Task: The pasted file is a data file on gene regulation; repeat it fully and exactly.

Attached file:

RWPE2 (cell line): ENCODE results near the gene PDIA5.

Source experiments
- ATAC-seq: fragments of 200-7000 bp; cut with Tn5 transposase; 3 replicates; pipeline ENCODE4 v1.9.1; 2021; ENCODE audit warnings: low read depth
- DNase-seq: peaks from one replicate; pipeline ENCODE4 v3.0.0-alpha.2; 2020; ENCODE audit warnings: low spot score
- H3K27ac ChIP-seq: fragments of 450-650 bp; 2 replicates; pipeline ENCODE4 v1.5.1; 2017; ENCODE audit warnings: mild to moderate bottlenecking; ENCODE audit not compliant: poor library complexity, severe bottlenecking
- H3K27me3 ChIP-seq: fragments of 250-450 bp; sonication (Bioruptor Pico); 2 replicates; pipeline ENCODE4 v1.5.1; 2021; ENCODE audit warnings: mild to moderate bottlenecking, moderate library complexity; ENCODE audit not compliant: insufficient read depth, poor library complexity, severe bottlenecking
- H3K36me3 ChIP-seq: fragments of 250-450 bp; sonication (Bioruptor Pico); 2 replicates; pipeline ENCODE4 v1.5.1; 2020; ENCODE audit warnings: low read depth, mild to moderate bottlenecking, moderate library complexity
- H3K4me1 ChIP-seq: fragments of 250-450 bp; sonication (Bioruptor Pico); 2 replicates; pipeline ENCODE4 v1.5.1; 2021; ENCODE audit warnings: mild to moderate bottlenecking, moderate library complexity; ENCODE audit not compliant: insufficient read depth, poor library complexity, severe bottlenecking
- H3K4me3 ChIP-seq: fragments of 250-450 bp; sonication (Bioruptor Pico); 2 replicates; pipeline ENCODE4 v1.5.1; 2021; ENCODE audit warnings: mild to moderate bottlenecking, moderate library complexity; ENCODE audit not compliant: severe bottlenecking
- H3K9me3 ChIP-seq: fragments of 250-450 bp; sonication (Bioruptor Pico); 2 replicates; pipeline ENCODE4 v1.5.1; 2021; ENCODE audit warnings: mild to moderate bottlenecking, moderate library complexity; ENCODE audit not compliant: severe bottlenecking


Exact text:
RWPE2 (cell line): ENCODE results near the gene PDIA5.

Source experiments
- ATAC-seq: fragments of 200-7000 bp; cut with Tn5 transposase; 3 replicates; pipeline ENCODE4 v1.9.1; 2021; ENCODE audit warnings: low read depth
- DNase-seq: peaks from one replicate; pipeline ENCODE4 v3.0.0-alpha.2; 2020; ENCODE audit warnings: low spot score
- H3K27ac ChIP-seq: fragments of 450-650 bp; 2 replicates; pipeline ENCODE4 v1.5.1; 2017; ENCODE audit warnings: mild to moderate bottlenecking; ENCODE audit not compliant: poor library complexity, severe bottlenecking
- H3K27me3 ChIP-seq: fragments of 250-450 bp; sonication (Bioruptor Pico); 2 replicates; pipeline ENCODE4 v1.5.1; 2021; ENCODE audit warnings: mild to moderate bottlenecking, moderate library complexity; ENCODE audit not compliant: insufficient read depth, poor library complexity, severe bottlenecking
- H3K36me3 ChIP-seq: fragments of 250-450 bp; sonication (Bioruptor Pico); 2 replicates; pipeline ENCODE4 v1.5.1; 2020; ENCODE audit warnings: low read depth, mild to moderate bottlenecking, moderate library complexity
- H3K4me1 ChIP-seq: fragments of 250-450 bp; sonication (Bioruptor Pico); 2 replicates; pipeline ENCODE4 v1.5.1; 2021; ENCODE audit warnings: mild to moderate bottlenecking, moderate library complexity; ENCODE audit not compliant: insufficient read depth, poor library complexity, severe bottlenecking
- H3K4me3 ChIP-seq: fragments of 250-450 bp; sonication (Bioruptor Pico); 2 replicates; pipeline ENCODE4 v1.5.1; 2021; ENCODE audit warnings: mild to moderate bottlenecking, moderate library complexity; ENCODE audit not compliant: severe bottlenecking
- H3K9me3 ChIP-seq: fragments of 250-450 bp; sonication (Bioruptor Pico); 2 replicates; pipeline ENCODE4 v1.5.1; 2021; ENCODE audit warnings: mild to moderate bottlenecking, moderate library complexity; ENCODE audit not compliant: severe bottlenecking